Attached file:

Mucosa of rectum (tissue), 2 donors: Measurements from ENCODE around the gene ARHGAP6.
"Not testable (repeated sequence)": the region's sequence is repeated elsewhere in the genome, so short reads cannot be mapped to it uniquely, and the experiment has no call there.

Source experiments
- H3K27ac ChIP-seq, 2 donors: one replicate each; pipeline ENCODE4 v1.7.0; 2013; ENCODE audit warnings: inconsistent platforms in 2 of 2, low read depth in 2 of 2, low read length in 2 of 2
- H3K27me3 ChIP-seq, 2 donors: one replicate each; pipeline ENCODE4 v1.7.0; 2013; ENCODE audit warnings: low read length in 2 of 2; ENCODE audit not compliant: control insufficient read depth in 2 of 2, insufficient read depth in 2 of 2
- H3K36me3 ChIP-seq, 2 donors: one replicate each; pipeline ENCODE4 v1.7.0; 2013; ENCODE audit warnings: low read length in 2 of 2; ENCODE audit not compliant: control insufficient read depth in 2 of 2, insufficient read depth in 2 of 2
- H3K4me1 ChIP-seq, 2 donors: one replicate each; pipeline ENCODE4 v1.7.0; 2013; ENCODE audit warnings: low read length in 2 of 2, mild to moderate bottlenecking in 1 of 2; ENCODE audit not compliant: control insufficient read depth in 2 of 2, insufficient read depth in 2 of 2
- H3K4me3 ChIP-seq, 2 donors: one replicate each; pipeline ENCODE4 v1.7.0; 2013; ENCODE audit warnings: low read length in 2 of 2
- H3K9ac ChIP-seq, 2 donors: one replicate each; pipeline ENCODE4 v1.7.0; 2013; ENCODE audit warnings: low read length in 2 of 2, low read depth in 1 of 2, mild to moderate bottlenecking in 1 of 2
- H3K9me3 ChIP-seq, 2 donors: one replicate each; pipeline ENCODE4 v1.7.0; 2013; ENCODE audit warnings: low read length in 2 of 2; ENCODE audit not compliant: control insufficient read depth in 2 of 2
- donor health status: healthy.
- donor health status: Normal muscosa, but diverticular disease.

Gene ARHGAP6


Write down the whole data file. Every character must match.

Mucosa of rectum (tissue), 2 donors: Measurements from ENCODE around the gene ARHGAP6.
"Not testable (repeated sequence)": the region's sequence is repeated elsewhere in the genome, so short reads cannot be mapped to it uniquely, and the experiment has no call there.

Source experiments
- H3K27ac ChIP-seq, 2 donors: one replicate each; pipeline ENCODE4 v1.7.0; 2013; ENCODE audit warnings: inconsistent platforms in 2 of 2, low read depth in 2 of 2, low read length in 2 of 2
- H3K27me3 ChIP-seq, 2 donors: one replicate each; pipeline ENCODE4 v1.7.0; 2013; ENCODE audit warnings: low read length in 2 of 2; ENCODE audit not compliant: control insufficient read depth in 2 of 2, insufficient read depth in 2 of 2
- H3K36me3 ChIP-seq, 2 donors: one replicate each; pipeline ENCODE4 v1.7.0; 2013; ENCODE audit warnings: low read length in 2 of 2; ENCODE audit not compliant: control insufficient read depth in 2 of 2, insufficient read depth in 2 of 2
- H3K4me1 ChIP-seq, 2 donors: one replicate each; pipeline ENCODE4 v1.7.0; 2013; ENCODE audit warnings: low read length in 2 of 2, mild to moderate bottlenecking in 1 of 2; ENCODE audit not compliant: control insufficient read depth in 2 of 2, insufficient read depth in 2 of 2
- H3K4me3 ChIP-seq, 2 donors: one replicate each; pipeline ENCODE4 v1.7.0; 2013; ENCODE audit warnings: low read length in 2 of 2
- H3K9ac ChIP-seq, 2 donors: one replicate each; pipeline ENCODE4 v1.7.0; 2013; ENCODE audit warnings: low read length in 2 of 2, low read depth in 1 of 2, mild to moderate bottlenecking in 1 of 2
- H3K9me3 ChIP-seq, 2 donors: one replicate each; pipeline ENCODE4 v1.7.0; 2013; ENCODE audit warnings: low read length in 2 of 2; ENCODE audit not compliant: control insufficient read depth in 2 of 2
- donor health status: healthy.
- donor health status: Normal muscosa, but diverticular disease.

Gene ARHGAP6